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Best of SA 2013: 4/24/2013
Chris Pérez, Selena’s Husband, Faces His Past and Looks Forward, Musically

Chris Pérez, Selena’s Husband, Faces His Past and Looks Forward, Musically

Music: Chris Pérez never saw it coming. “All I ever wanted to do was play guitar,” he told the Current. “I never thought I’d be the subject of an interview... By Enrique Lopetegui 8/28/2013
Beaches Be Trippin\': Five Texas Coast Spots Worth the Drive

Beaches Be Trippin': Five Texas Coast Spots Worth the Drive

Arts & Culture: Let’s face it, most of us Lone Stars view the Texas coast as a poor man’s Waikiki. Hell, maybe just a poor man’s Panama Beach — only to be used... By Callie Enlow 7/10/2013
Chris Perez, husband of slain Tejana icon Selena, tells of romance, suffering

Chris Perez, husband of slain Tejana icon Selena, tells of romance, suffering

Arts & Culture: In one of the final chapters of his book To Selena, With Love (out March 6), Selena's widower Chris Perez mentions that Abraham Quintanilla, his former father-in-law, once... By Enrique Lopetegui 3/7/2012
Lt. Governor Race: the \'Luchadora\' vs. the Tea Party radio host

Lt. Governor Race: the 'Luchadora' vs. the Tea Party radio host

News: A few Saturdays ago, I spent several hours hanging around a Texas Realtors Association conference in San Antonio, trying to catch state Sen. Dan Patrick... By Alexa Garcia-Ditta 9/17/2014

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SA R&B crooner Eddie B. returns with new EP ‘Melodies for a Goddess’

Photo: Courtesy Photo, License: N/A

Courtesy Photo

For San Antonio R&B virtuoso Eddie Brickerson (better known as Eddie B.), failure is not an option. In fact, his last solo project, F.I.N.A.O., a 2007 mixtape consisting of a whopping 21 songs, spells it out with its abbreviated title. He followed up on F.I.N.A.O. with a stunning string of hooks, appearing on tracks with a slew of rappers nationwide, including Jadakiss, Nipsey Hussle, The Game and Devin the Dude.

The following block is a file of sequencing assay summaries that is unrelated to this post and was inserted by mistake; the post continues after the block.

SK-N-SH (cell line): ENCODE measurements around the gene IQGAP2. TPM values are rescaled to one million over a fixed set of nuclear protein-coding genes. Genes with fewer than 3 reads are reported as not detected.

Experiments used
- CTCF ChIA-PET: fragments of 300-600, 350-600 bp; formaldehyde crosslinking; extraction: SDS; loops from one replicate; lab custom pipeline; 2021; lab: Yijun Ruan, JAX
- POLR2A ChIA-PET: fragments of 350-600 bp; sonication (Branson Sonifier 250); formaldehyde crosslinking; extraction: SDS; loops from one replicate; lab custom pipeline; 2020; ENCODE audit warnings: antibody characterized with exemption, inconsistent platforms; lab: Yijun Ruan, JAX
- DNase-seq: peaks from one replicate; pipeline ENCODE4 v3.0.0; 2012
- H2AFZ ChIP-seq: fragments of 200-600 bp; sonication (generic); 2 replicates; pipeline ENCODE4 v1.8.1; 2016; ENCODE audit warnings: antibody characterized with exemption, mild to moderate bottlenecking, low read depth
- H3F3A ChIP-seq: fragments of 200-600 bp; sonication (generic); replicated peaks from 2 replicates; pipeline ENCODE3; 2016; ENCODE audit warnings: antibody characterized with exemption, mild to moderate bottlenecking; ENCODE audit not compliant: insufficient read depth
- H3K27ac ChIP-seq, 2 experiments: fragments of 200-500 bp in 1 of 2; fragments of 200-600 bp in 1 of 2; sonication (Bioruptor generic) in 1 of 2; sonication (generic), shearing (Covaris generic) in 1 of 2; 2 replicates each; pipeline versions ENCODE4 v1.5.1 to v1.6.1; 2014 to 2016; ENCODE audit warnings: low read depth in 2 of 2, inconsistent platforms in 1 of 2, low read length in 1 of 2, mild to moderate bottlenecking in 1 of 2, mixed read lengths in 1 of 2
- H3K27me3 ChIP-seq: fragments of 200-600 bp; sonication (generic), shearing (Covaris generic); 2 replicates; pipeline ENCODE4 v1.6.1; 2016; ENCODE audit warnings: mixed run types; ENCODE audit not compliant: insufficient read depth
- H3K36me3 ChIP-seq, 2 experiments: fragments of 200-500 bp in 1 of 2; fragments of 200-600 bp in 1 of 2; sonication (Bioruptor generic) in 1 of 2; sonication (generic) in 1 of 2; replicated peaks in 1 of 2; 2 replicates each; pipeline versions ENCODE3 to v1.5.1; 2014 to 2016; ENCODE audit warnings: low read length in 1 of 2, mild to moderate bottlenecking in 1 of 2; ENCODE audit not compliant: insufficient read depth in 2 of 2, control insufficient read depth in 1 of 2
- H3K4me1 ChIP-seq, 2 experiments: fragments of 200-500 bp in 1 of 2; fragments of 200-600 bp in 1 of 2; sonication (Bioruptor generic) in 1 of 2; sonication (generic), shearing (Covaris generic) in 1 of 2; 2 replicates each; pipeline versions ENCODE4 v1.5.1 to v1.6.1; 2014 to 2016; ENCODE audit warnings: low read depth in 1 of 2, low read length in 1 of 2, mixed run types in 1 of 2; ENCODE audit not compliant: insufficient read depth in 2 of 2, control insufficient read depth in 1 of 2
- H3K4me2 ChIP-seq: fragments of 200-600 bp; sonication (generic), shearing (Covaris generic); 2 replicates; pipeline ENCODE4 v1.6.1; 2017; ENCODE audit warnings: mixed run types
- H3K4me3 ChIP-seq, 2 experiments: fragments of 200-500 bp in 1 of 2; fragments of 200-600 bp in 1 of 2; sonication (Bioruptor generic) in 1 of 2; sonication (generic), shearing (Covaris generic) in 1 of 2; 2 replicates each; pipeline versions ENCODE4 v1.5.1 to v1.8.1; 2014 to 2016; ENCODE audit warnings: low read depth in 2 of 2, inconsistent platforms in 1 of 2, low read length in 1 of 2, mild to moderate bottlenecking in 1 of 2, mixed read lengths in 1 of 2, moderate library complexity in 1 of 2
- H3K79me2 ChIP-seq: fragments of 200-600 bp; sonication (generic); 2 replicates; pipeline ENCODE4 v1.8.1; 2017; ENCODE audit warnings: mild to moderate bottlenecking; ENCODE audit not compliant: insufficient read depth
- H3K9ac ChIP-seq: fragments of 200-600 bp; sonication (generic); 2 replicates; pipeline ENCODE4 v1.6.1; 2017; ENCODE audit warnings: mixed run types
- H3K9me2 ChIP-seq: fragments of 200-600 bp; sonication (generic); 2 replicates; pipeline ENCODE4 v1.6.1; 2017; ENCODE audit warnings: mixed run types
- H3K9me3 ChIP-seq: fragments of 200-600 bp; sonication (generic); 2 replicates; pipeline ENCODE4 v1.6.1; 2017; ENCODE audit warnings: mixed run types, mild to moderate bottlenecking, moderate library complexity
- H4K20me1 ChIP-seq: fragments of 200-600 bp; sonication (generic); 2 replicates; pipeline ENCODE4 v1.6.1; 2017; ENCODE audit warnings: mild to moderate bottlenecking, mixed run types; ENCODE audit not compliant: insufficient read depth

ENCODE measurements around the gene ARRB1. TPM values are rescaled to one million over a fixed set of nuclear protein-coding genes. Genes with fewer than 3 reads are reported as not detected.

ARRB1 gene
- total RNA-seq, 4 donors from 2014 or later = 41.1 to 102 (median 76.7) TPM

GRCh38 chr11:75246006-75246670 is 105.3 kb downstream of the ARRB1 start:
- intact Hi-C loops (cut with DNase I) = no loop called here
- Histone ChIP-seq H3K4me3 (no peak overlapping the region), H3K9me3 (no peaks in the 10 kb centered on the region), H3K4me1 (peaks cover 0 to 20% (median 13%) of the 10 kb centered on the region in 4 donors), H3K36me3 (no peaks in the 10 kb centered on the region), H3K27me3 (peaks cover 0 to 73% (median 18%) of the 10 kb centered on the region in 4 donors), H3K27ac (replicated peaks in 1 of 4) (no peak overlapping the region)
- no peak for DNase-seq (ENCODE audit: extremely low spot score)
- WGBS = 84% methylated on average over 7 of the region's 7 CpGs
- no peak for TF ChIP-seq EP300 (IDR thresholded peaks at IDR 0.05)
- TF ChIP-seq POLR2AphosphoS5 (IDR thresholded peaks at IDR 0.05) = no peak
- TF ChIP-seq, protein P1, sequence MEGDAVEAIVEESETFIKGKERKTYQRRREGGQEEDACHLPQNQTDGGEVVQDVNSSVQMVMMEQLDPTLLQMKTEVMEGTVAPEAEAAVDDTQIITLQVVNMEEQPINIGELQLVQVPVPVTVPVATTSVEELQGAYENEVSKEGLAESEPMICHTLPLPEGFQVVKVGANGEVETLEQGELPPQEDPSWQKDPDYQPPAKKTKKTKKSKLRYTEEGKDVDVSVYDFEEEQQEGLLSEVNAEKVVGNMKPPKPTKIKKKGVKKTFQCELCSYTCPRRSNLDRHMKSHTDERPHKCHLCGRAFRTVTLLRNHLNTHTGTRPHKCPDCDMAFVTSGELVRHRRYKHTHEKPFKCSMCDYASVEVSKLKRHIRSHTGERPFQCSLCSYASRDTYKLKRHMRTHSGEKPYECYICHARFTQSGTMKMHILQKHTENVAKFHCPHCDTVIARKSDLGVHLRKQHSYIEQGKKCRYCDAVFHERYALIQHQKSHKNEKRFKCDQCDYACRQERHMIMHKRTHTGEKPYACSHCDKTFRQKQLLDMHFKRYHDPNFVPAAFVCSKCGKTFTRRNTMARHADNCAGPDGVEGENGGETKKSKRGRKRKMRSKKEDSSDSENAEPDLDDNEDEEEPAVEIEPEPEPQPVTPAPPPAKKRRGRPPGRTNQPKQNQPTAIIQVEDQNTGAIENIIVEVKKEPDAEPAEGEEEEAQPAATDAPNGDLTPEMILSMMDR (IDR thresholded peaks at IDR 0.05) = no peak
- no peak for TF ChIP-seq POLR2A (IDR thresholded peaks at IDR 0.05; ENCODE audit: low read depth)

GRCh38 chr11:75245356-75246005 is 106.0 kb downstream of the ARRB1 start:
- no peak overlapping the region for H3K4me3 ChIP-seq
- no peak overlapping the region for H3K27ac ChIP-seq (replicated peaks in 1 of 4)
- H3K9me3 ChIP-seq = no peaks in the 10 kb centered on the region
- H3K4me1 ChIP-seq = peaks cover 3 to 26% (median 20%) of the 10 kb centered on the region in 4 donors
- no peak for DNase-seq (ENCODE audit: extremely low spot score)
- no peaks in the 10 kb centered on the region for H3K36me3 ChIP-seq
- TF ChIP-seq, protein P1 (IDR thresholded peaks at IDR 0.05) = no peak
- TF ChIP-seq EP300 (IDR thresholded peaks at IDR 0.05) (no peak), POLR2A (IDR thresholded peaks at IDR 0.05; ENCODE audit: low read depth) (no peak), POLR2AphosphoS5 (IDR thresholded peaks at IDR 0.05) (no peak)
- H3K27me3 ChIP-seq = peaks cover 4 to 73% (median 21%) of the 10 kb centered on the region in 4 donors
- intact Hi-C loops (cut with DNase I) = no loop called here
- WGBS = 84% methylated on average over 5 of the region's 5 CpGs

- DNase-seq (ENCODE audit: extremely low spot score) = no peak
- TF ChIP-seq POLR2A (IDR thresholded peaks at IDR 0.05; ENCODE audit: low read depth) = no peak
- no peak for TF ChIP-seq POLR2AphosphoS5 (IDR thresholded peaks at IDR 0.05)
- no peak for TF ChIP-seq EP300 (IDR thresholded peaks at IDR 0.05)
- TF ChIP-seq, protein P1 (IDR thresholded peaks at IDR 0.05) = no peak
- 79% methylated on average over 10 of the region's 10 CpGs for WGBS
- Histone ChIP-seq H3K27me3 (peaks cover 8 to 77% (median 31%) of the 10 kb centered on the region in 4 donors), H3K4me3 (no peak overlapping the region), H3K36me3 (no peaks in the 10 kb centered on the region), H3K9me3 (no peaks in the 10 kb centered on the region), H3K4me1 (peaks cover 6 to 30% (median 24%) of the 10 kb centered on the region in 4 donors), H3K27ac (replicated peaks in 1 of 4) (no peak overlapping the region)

Through Nipsey Hussle, Brickerson was eventually offered a deal at the Cinematic Music Group and Epic Records, which he turned down to avoid being pigeonholed as a gangsta rap artist. He then connected with producer Demacio “Demo” Castellon, husband to Nelly Furtado, and flirted with EDM as a member of Smashmatic. Eventually their production work ended up in the hands of Timbaland and Brickerson was soon invited to the Hit Factory, signing to the studio’s Demolition Crew. After fulfilling the contract in 2012, he returned to San Antonio to focus on his education and family.

“This is where I call home,” says Brickerson, as a piano fittingly echoes Anita Baker’s “Sweet Love” in the distance. “I represent San Antonio. When I’m out and I’m doing all these things, I’m a reflection of the city. All my accomplishments, I feel like it’s owed to what I learned here where I was able to hone my skills.”

It was in Business Careers High School where Brickerson first discovered the power of his gift. A friend was singing 112’s “Anywhere” in an Algebra class filled with the type of noise that accompanies a teacher exiting the room. When Brickerson jumped in for the second verse, the entire classroom went silent. After a surprised pause, he was encouraged to continue.

Following graduation in 2002, he moved to Columbus, Ohio, where the majority of his extended family still lives. Within a year he signed a deal with Sony as a member of the group Fatty Koo and was managed by David Sonnenberg, who also handled John Legend, The Fugees, and The Black Eyed Peas. The group achieved mainstream success through their 2005 BET reality show, Blowin’ Up: Fatty Koo, and received the key to the city of Columbus before eventually going their separate ways.

Returning from a brief hiatus, Brickerson’s latest project is a stirring six-song EP titled Melodies for a Goddess. The new release features the best of his songwriting and production work from the past few years, including collaborations with producer Square Boogie, part of the Demolition Crew. Available as a free download on August 26 (via, Melodies’ highlights include the Jodeci-esque single “Cravin” and the soulfully cinematic “Grass Ain’t Greener.”

“For me it wasn’t about having a lot of money or none of that stuff,” says Brickerson with a smile. “It went back to sharing my passion and my love and hopefully identifying with other individuals who enjoy that music and want to hear something that’s refreshing. You’re not gonna hear any cuss words or nothing that’s derogatory towards women. It’s really kind of taking it back to the essence of music, uplifting people, and telling great stories.”

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